- Independent Living Centers: $4,487,557
- Brain Injury Services: $2,006,000
- Supported Living Services: $1,514,116
- IL Turning 22 Services: $1,349,953
- Assistive Technology: $ 934,859
- Protective Services: $ 644,455
- Housing Registry: $ 88,888
CL: Facts at a Glance
Consumers Actively Receiving Services: 13,544
Total Funds Expended: $16,790,288
Cost per Consumer Served: $1,240
MRC Finances: Vocational Rehabilitation 7/1/08 - 6/30/09
VR: Competitive Employment in Massachusetts
- The MRC successfully placed 3,202 people with disabilities into employment based on their choices, interests, needs and skills in FY09.
- These rehabilitated employees earned $56.1 million in their first year of employment.
- Estimated public benefits savings from people assisted by the MRC in MA were $26.9 million.
- The returns to society based on increases in lifetime earnings range from $14 to $18 for each $1 invested in the MRC Vocational Rehabilitation program.
- $5 is returned to the government through income taxes and reduced public assistance payments for every $1 invested in the MRC Vocational Rehabilitation program.
- Average Hourly Wage: $12.43
- Average Weekly Hours Worked: 28.4
Who Are Our VR Consumers?
- Psychiatric Disabilities: 37.6%
- Learning Disabilities: 15.7%
- Substance Abuse: 10.7%
- Orthopedic Disabilities: 10.3%
- Deaf and Hard of Hearing: 5.8%
- Mental Retardation: 2.9%
- Neurological Disabilities: 2.3%
- Traumatic Brain Injury: 2.1%
- Other Disabilities: 12.6%
- Average Age: 35
- Female: 45.8% Male: 54.2%
- White: 73.6%, Black: 15.0%, Hispanic: 7.8%, Asian/Pacific Islander: 2.8%, Native American: 0.8%
VR: Facts at a Glance
- Consumers Actively Receiving Services: 15,235
- Consumers Enrolled in Training/Education Programs: 11,543
- Consumers with Significant Disabilities Employed: 3,202
- Consumers Employed with Medical Insurance: 93.8%
- Consumers Satisfied with Services: 84%
Historically, the agency has just looked at the financial information for the three divisions within the MRC; however, this year Commissioner Carr wanted to look at the number of youth served, not simply referred. In alignment with his commitment to transition efforts and placing youth with disabilities within the community, he is making this a priority.
VR: Youth Served (Ages 16-22)*
- The Vocational Rehabilitation Program served 5,546 youth ages 16 to 22 during FY09.
- 636 young consumers were placed in employment, with an average hourly wage of $10.92.
- Employed young consumers worked an average of 27.6 hours per week.
- 226 High School Students were served by the Transition Works Grant program which is in its second year. Transition Works is a 5-year, $500,000 demonstration grant funded by the U.S. Department of Education to develop best practices for transitioning youth with disabilities from school to work.
* Age at application for MRC services.
VR: Who Are Our Young Consumers?
- Males: 57.5% Females: 42.5%
- Age Profile (% served)
- 16 2.9%
- 17 15.2%
- 18 29.9%
- 19 23.8%
- 20 11.9%
- 21 8.7%
- 22 7.5%
- 16 2.9%
- 688 Referral: 20.1%
- Lead Education Agency: 6.7%
- TAC-Assigned: <.1%
- Other Referral Source: 73.2%
- Sensory/Communicative: 8.4%
- Physical/Mobility: 12.8%
- Cognitive/Psychological: 78.8%
Youth: Facts at a Glance
- Youth Actively Receiving Services: 5,546
- Youth Enrolled in Training/Education Programs: 1,757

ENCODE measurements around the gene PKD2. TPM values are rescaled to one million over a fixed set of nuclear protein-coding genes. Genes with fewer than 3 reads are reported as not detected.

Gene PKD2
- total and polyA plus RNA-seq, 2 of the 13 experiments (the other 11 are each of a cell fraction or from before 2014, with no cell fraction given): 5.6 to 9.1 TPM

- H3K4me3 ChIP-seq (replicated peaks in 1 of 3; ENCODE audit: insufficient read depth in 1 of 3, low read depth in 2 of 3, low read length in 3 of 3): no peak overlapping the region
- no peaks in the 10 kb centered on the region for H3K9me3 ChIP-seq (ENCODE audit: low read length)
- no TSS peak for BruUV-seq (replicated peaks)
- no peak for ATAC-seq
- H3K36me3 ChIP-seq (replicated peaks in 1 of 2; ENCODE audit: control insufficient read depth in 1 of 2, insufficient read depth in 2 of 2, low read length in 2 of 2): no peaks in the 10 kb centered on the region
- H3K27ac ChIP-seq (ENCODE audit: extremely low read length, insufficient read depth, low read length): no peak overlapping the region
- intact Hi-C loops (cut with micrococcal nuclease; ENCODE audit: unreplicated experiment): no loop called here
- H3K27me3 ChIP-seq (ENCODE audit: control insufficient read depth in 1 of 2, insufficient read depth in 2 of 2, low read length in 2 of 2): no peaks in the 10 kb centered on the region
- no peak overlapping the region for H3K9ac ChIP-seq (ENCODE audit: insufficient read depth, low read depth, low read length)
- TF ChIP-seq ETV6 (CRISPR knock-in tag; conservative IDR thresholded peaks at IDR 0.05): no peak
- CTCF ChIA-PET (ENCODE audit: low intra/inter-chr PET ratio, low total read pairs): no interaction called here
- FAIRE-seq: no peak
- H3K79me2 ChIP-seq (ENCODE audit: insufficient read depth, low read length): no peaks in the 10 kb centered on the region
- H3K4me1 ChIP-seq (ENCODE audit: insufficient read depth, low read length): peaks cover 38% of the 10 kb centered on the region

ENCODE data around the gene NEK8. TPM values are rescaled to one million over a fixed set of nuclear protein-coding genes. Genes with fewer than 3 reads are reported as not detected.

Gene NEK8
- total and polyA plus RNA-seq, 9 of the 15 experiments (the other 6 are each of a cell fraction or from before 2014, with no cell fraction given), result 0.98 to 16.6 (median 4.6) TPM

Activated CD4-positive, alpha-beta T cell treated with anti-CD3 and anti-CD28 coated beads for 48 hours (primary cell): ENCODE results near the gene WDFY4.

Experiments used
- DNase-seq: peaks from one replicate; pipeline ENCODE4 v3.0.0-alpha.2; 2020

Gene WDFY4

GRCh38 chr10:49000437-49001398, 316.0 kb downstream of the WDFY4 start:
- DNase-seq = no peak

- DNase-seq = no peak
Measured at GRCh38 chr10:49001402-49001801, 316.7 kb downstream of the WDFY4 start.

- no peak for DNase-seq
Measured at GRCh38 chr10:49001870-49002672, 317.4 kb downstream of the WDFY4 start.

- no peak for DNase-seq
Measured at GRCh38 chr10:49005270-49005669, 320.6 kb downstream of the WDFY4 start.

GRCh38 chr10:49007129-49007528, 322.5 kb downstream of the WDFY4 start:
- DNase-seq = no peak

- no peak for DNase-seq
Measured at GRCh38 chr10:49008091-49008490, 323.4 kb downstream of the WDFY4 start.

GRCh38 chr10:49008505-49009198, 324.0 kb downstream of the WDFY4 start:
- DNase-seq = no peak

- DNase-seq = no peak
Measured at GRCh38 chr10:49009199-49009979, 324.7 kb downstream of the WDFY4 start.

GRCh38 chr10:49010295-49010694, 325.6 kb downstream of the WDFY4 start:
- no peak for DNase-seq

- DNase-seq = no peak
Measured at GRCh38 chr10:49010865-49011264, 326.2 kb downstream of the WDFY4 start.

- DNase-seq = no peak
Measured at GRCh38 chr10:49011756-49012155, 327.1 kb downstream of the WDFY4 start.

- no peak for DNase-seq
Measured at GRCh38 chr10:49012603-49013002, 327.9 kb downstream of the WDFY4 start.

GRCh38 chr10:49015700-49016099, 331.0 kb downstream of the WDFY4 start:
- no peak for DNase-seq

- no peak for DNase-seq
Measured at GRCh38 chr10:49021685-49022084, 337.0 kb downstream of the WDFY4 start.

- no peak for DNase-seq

- Average Hourly Wage for Employed Youth: $10.92
MRC Finances: Disability Determination 7/1/08 - 6/30/09
DDS: SSI/DI Claims Processed
- Total Receipt of Cases: 87,611
- Total Disposition of Cases: 74,062
- Initial Claims Filed: 58,385 % Allowed: 46.2%
- CDR Receipts: 8,500
- CDR Dispositions: 7,376
DDS: Purchased Services
- Consultative Examinations Purchased: 18,862
- Consultative Examination Rate: 25.3%
- Medical Evidence of Record Purchased: 63,831
- Medical Evidence of Record Rate: 85.7%
- Total Medical Costs: $7,424,962
- Total Budget: $41,008,905
- Cost Per Case: $550.59
DDS: Facts at a Glance
- Total Disposition of SSI/DI Cases: 74,062
- Accuracy of Decisions: 92%
- Federal Accuracy of Decision Standard: 90%
In Sum Federal Funds Expended FY2009
- Vocational Rehabilitation / Federal 34,799,984
- Vocational Rehabilitation / SSA 2,798,863
- Supported Employment 299,299
- Disability Determination Services 41,008,905
- Independent Living Services 1,617,008
- Other Federal Spending 1,374,226
In Sum State Funds Expended FY2009
- Vocational Rehabilitation (VR/EEP) 17,944,832
- Community Services - All Other 28,422,107
- DMR Allocation - Rolland Case 6,977,735
- Other Allocations 3,299,075
- Head Injury Trust Fund 9,887,631
The Massachusetts Rehabilitation Commission would like to remember and honor the life of our dear colleague and friend, George Brocke, Jr., South District
Director and 17-year employee of the agency who passed away June 8, 2009.
George, you are greatly missed by your colleagues and friends at the MRC.
George was a passionate Manager who referred to his team as VR Champions, but to many at the MRC he was more than a Manager. He reached out to his colleagues during difficult times, times of sickness and grief, but he also rejoiced with them during happy times, like the birth of a child, marriages, and promotions.
George's hearty laughter echoed through the halls and reminded us that the MRC is more than work, it's a family, and that no matter how challenging the work gets, "we are all blessed."
THE MASSACHUSETTS REHABILITATION COMMISSION ADMINISTRATIVE OFFICES
27 Wormwood Street | Suite 600
Boston, MA 02210-1616
800-245-6543 (toll free)
This document is available in alternative formats upon request.
This information is provided by the Massachusetts Rehabilitation Commission.